Mark McLaughlin considers the prospects of an inheritance tax discount being obtained for jointly held property.
Two (or possibly more) individuals might together buy (say) a house. If one of those individuals disposes of their interest in the house to a third party or dies, how should that property interest be valued for inheritance tax (IHT) purposes?
Which is it?
The jointly-owned house could be held either as ‘joint tenants’ or ‘tenants in common’ (different rules apply in Scotland). Joint tenants do not own a specific share of the house; when one co-owner dies, the survivor(s) automatically inherits the deceased person’s interest.
By contrast, tenants in common each own a specific share of the house value and can deal with their share independently. For example, on death their share passes to whoever is entitled under the deceased’s will or intestacy (i.e. not necessarily the co-owner(s)). Most valuation issues arise where land is held as tenants in common. In this article, it is assumed that the property is owned as joint tenants in common (say, in London), and one of the co-owners dies.
HMRC consider land and property valuation to be an area of ‘high risk’ of a potential loss of IHT. A factor in valuing the house in our example on the death of a co-owner is the extent of any discount from the market value of the deceased’s interest.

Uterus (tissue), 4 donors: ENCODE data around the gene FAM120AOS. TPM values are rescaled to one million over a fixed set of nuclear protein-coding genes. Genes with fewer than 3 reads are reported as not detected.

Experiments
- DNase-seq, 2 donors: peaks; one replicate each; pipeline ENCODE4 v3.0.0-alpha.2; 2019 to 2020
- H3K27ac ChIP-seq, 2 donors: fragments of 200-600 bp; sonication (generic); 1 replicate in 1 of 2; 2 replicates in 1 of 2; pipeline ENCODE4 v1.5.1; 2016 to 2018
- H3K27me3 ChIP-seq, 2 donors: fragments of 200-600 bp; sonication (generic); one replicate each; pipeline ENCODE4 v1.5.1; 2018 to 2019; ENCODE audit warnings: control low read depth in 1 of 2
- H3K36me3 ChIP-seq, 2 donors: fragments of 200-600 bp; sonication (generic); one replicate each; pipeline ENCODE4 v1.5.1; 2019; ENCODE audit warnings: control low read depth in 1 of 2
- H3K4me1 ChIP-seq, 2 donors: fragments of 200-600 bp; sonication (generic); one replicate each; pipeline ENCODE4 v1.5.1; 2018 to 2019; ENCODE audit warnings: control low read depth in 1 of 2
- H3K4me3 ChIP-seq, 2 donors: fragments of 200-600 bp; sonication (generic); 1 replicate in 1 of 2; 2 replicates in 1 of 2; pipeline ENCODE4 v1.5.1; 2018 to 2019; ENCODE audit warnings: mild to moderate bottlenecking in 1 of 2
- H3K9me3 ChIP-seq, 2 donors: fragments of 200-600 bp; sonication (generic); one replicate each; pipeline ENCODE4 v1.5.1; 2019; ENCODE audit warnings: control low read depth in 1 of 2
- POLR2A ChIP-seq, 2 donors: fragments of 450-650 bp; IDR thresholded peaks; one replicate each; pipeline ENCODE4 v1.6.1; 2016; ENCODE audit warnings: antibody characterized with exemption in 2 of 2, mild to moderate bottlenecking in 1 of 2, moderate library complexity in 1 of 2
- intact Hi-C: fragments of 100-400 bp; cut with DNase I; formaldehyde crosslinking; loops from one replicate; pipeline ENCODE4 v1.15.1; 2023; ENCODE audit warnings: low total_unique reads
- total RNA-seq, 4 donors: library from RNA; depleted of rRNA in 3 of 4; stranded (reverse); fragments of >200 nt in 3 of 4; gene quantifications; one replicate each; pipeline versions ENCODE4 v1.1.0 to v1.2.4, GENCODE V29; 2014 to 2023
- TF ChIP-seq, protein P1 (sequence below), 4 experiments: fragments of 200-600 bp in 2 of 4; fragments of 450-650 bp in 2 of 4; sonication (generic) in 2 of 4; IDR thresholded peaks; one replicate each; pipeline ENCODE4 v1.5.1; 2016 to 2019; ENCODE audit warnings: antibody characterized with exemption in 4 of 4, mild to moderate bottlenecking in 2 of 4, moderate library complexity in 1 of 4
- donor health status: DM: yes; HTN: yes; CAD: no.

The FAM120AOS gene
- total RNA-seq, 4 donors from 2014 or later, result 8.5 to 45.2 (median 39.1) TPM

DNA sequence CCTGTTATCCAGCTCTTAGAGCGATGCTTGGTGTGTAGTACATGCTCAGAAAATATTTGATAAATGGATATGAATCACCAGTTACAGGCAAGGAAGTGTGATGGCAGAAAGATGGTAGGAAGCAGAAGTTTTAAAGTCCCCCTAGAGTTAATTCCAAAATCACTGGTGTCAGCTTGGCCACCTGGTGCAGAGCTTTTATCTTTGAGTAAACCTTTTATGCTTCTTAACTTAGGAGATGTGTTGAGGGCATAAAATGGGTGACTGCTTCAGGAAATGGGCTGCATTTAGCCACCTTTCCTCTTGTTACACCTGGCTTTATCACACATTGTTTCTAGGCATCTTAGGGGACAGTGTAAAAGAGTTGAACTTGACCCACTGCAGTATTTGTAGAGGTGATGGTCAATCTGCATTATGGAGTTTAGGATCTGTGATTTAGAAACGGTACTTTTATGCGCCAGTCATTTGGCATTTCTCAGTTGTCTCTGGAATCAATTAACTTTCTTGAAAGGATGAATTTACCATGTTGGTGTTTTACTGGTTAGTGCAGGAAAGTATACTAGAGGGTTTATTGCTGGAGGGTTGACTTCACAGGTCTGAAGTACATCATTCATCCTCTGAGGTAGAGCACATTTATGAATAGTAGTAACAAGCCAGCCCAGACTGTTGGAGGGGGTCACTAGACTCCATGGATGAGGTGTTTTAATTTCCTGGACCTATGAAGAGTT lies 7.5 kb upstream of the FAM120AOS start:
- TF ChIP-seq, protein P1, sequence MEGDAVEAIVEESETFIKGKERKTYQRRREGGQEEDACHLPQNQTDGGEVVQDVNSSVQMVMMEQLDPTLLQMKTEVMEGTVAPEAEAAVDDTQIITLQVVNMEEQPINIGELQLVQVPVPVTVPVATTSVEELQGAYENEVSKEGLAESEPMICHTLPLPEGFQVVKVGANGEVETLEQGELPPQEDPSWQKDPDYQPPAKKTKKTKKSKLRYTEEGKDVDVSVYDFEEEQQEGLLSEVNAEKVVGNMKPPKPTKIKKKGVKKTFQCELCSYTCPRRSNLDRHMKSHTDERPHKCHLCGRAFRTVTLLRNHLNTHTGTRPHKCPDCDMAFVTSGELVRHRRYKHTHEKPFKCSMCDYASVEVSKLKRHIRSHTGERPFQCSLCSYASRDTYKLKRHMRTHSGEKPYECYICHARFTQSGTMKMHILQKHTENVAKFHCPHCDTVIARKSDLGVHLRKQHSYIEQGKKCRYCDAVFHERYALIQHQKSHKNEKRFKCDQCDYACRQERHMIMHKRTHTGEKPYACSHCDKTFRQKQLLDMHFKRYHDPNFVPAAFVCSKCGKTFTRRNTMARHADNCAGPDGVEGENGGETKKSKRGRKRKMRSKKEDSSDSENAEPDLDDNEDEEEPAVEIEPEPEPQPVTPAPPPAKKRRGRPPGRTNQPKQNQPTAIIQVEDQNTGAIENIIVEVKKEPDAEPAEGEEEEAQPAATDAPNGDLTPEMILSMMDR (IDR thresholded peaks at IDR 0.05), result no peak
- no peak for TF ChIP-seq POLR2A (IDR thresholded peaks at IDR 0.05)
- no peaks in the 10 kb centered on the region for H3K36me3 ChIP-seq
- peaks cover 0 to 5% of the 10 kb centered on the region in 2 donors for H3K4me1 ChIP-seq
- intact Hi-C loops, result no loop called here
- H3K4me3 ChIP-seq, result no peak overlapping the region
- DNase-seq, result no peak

The valuation office agency (VOA) assists HMRC by valuing property for tax purposes. The VOA has published an Inheritance Tax manual, which explains its approach to valuations for IHT purposes (see www.gov.uk/guidance/inheritance-tax-manual).
The VOA’s guidance states (at Practice Note 2, para 9.7) that the level of discounts to be applied when valuing an ‘undivided half share’ (i.e. 50% ownership as a joint tenant in common) should normally be as follows:
- where the other co-owner(s) is (are) not in occupation and the purpose behind the trust no longer exists – 10%.
- where the other co-owner(s) is (are) not in occupation but they have a clear right to occupy as their main residence and the purpose behind the trust still exists – 15%.
- where the other co-owner(s) is (are) in occupation as their main residence – 15%.
‘Trust’ in this context refers to a trust of land. Broadly, where the legal estate of land is held in joint names, the legal joint tenancy is indivisible and is vested in trustees (note: different rules apply in Scotland).
However, special valuation rules (‘related property’) can apply to property owned jointly by spouses (or civil partners). Related property is broadly property in the spouse’s estate (or property that was the subject of certain exempt transfers within the previous five years, e.g. to charity).
The rules apply (to lifetime transfers or on death) where the value of property comprised in the person’s estate would be less than the appropriate portion of the aggregate value of that property and any related property; the value is the ‘appropriate portion’ of that aggregate (IHTA 1984, s 161).
Not for amateurs!
Joint ownership of property is a complex area of (non-tax) law, and valuing land and property for IHT purposes (and generally) is a specialised field. Expert professional advice on these matters is strongly recommended.